15 December 2022

Sajid Javid: Odds are stacked against the Tories at next election

15 December 2022

The odds are stacked against the Tories at the next election but Rishi Sunak can turn the situation around, former Cabinet minister Sajid Javid said.

Mr Javid, who will not stand in the election, said his 12 years in Parliament had seen politics on “fast forward” with “one crisis after another”.

He added that while incumbent governments around the world had suffered as a result of the pandemic and the economic impact of the Ukraine war, it “didn’t help” that “rules were broken in Downing Street” during the coronavirus lockdown.

In an interview with Sky News, Mr Javid explained his decision to stand down at the next election, due by January 2025 at the latest, saying that being an MP “does take a personal toll” both on himself and his family.

He insisted the Tories could still turn around the opinion poll deficit they face against Labour.

“If you look at the current polling, it’s obvious the odds are stacked against us,” he said.

Mr Javid, whose resignation as health secretary opened the floodgates for the wave of quitting ministers which eventually caused Boris Johnson’s downfall, said: “It didn’t help, by the way, in dealing with the pandemic that we saw the rules were broken in Downing Street.

“And people didn’t like that, and rightly they didn’t like that. And that hurt Boris Johnson, in particular, but it hurt the Government at the time.”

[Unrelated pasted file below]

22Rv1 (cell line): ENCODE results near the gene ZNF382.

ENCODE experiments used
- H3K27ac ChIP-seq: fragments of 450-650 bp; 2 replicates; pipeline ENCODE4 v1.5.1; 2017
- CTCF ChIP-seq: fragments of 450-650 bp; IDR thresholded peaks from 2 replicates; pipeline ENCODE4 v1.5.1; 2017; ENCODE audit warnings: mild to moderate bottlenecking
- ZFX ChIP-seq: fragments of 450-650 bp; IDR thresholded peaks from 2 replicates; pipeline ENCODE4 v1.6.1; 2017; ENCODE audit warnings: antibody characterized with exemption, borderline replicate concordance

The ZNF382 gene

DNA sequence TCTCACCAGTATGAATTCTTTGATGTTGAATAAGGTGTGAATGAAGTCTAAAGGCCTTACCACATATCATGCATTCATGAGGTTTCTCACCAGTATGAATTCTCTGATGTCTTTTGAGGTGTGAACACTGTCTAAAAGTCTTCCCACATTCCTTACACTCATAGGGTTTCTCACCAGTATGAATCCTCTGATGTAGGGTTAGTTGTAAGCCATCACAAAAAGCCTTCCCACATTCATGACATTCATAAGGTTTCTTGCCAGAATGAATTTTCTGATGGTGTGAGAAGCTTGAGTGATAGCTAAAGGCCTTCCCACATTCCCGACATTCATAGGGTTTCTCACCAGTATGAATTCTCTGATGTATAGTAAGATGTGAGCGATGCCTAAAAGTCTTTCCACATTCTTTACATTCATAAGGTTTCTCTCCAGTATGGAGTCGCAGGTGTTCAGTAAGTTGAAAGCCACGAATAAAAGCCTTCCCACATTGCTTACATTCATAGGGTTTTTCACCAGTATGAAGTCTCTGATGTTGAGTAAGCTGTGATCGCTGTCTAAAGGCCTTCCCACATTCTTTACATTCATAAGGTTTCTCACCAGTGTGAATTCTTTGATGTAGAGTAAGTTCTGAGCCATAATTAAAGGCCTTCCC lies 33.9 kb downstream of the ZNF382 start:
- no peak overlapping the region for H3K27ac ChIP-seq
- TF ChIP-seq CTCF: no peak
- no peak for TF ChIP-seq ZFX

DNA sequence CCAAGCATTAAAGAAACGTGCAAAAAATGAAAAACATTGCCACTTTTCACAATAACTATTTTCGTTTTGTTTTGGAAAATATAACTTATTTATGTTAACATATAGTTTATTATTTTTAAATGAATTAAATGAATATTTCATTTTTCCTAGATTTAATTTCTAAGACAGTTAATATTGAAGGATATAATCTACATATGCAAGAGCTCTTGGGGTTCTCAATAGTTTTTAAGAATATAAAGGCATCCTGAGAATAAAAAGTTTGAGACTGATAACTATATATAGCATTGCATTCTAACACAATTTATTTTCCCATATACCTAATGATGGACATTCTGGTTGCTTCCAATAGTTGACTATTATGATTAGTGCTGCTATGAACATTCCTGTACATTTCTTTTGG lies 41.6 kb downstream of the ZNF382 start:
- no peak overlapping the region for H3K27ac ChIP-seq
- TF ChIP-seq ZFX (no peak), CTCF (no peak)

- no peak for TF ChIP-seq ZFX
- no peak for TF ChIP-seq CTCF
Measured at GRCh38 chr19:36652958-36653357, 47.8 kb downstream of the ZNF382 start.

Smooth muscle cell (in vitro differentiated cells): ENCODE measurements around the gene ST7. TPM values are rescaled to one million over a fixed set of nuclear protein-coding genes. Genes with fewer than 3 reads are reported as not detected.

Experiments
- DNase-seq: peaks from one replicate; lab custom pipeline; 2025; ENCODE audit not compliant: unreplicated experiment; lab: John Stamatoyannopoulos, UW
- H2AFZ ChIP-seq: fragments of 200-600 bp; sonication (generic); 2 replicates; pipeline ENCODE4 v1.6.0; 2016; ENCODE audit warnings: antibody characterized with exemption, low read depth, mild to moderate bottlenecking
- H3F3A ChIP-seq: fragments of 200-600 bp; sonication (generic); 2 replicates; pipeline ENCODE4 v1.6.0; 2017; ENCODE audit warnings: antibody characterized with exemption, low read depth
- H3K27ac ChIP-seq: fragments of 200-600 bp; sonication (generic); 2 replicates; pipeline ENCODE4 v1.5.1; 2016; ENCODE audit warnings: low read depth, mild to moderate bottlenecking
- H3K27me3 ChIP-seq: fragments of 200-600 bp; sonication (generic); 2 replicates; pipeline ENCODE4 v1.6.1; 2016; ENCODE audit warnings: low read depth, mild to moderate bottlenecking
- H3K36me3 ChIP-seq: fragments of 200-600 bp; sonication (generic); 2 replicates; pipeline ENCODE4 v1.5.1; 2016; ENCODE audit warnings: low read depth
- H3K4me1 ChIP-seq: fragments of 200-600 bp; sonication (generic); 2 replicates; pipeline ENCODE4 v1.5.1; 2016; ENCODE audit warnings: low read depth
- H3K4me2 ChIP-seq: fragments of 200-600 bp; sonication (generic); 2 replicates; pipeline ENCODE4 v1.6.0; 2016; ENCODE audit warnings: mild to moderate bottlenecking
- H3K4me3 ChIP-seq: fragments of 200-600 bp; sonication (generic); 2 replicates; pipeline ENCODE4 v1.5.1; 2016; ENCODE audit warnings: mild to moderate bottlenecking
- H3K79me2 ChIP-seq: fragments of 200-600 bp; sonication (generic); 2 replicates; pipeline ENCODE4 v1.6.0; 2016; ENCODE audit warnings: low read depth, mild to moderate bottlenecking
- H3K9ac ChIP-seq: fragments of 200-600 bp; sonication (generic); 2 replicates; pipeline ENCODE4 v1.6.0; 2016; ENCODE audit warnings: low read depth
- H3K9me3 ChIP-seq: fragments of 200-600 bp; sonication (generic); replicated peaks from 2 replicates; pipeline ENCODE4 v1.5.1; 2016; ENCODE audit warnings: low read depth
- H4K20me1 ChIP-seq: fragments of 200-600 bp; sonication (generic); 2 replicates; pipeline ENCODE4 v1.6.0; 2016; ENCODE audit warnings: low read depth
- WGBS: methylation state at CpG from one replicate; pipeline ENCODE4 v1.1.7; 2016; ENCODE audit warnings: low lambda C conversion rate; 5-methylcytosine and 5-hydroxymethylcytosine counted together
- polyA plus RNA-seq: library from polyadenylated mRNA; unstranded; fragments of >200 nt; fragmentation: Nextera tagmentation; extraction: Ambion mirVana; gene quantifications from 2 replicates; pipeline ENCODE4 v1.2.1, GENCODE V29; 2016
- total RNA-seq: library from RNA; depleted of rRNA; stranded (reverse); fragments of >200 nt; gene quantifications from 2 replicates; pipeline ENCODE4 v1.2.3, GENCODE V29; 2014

But there are “two years between now and the next election” and Mr Sunak “gets it” and “is the right person to take us forward”.

Mr Javid backed Liz Truss for the Tory leadership but admitted that “it was obvious right from the start, really, that she wasn’t going to be up to the job” of prime minister.

He liked her focus on economic growth and tax cuts but criticised the battles with the Bank of England, the side-lining of the Office for Budget Responsibility and the sacking of Treasury mandarin Tom Scholar.

That was before the disastrous mini-budget and “it just got worse and worse from that point”.

“It was a very bad period for our country,” he said.

The former health secretary also questioned the long-term future of the NHS under its current funding model.

“I don’t think the model of the NHS as it was set up some 70 years ago is sustainable for the future,” he said.

He suggested looking to continental European countries which are “mostly funded by the taxpayer, but they also have some different models”.

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